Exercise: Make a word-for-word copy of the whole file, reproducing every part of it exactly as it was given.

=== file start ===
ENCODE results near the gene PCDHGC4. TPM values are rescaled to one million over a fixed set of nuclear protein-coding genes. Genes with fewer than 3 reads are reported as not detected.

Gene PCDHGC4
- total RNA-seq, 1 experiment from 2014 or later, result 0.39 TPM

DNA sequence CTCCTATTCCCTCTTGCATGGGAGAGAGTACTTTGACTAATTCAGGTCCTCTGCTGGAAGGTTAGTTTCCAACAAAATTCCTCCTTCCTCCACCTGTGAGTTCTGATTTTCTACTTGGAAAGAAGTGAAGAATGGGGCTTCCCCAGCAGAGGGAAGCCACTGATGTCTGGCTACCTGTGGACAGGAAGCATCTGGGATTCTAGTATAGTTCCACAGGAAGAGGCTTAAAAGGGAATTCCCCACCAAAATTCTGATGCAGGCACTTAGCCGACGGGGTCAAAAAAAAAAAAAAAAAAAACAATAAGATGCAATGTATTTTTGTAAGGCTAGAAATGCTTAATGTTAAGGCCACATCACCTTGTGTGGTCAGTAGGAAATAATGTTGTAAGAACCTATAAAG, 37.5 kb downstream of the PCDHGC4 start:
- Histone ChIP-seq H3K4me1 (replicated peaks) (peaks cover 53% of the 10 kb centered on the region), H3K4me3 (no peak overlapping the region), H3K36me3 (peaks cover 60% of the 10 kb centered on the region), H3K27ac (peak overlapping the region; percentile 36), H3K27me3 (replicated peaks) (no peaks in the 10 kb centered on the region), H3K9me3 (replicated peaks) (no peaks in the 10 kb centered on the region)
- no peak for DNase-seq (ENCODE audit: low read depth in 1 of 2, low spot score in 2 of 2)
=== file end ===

ENCODE results near the gene PCDHGC4. TPM values are rescaled to one million over a fixed set of nuclear protein-coding genes. Genes with fewer than 3 reads are reported as not detected.

Gene PCDHGC4
- total RNA-seq, 1 experiment from 2014 or later, result 0.39 TPM

DNA sequence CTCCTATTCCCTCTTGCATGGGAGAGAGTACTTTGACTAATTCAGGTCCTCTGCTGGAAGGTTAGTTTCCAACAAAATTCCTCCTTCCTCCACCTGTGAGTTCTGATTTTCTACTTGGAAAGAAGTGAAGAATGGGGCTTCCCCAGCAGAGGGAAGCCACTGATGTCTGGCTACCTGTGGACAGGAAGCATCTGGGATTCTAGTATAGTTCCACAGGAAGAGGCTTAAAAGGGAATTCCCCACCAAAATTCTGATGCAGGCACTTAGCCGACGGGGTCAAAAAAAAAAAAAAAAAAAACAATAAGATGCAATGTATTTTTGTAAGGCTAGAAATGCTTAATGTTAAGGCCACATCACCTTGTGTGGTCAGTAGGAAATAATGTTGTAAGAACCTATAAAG, 37.5 kb downstream of the PCDHGC4 start:
- Histone ChIP-seq H3K4me1 (replicated peaks) (peaks cover 53% of the 10 kb centered on the region), H3K4me3 (no peak overlapping the region), H3K36me3 (peaks cover 60% of the 10 kb centered on the region), H3K27ac (peak overlapping the region; percentile 36), H3K27me3 (replicated peaks) (no peaks in the 10 kb centered on the region), H3K9me3 (replicated peaks) (no peaks in the 10 kb centered on the region)
- no peak for DNase-seq (ENCODE audit: low read depth in 1 of 2, low spot score in 2 of 2)